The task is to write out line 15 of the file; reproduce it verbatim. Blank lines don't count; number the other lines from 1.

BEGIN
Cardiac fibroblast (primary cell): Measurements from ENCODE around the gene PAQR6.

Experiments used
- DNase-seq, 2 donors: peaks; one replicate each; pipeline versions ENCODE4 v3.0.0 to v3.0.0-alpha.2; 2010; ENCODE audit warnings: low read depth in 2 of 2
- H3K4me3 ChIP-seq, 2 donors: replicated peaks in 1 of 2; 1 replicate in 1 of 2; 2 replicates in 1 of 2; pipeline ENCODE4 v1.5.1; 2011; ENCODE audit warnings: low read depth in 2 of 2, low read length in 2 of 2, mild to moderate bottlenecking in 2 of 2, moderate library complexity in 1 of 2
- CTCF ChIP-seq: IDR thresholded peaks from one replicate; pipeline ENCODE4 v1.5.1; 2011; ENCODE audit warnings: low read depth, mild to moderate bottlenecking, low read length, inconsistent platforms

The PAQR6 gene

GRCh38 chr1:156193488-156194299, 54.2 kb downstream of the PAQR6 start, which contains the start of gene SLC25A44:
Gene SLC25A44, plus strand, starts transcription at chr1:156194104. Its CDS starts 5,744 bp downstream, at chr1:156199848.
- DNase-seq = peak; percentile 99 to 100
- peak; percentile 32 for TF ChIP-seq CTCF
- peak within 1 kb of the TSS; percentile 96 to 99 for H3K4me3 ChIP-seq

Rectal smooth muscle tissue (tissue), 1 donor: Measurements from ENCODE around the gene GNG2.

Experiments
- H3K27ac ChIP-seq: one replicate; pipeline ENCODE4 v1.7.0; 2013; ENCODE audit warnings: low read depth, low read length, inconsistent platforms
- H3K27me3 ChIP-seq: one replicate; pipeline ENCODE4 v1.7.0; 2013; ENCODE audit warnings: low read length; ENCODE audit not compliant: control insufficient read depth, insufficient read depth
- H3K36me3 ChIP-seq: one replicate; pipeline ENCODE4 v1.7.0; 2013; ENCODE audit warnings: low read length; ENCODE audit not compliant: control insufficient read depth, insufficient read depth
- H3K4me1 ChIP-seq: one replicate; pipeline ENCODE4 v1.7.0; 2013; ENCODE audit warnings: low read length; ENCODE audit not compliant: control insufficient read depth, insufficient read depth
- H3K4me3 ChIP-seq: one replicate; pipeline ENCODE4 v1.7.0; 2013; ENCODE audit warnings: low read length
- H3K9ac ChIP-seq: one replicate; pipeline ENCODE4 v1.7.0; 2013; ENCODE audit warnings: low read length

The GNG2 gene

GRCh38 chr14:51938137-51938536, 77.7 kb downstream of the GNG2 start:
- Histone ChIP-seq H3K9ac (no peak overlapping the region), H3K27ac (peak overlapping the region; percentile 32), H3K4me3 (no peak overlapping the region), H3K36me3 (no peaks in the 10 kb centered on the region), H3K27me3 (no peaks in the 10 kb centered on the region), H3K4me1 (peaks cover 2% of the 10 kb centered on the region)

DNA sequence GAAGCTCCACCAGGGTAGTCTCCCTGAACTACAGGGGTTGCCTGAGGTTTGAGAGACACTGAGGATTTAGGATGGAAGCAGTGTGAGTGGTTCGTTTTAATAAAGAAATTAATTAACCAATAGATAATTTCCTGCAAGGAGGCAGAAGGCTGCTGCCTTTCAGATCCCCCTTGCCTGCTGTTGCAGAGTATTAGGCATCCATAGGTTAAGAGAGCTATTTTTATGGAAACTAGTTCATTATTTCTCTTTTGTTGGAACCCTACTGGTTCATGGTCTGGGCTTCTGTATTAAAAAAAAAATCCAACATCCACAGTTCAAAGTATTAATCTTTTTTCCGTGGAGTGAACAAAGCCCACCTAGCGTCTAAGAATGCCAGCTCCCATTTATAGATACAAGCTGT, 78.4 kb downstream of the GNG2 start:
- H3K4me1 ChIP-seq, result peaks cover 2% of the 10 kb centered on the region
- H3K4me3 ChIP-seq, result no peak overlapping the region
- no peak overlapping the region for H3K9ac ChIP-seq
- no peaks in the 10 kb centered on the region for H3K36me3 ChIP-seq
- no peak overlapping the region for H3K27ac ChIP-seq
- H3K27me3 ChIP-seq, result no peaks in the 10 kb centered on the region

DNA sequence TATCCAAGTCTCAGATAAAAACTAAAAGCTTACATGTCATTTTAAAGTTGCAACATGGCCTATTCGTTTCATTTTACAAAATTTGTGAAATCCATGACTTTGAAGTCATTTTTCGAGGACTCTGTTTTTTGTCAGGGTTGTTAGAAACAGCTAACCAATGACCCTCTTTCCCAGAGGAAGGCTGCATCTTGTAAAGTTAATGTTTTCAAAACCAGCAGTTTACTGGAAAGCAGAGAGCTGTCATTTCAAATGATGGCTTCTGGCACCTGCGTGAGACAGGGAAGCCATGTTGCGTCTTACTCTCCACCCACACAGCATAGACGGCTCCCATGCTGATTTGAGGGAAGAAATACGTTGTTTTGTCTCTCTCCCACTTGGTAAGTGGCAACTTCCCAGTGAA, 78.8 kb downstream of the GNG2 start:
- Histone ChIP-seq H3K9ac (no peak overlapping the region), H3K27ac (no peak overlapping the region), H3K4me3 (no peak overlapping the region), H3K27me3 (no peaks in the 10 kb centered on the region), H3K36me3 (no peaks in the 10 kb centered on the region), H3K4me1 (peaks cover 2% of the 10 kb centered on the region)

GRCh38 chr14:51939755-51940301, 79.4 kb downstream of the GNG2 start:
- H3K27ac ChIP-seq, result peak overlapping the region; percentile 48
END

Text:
- H3K27me3 ChIP-seq: one replicate; pipeline ENCODE4 v1.7.0; 2013; ENCODE audit warnings: low read length; ENCODE audit not compliant: control insufficient read depth, insufficient read depth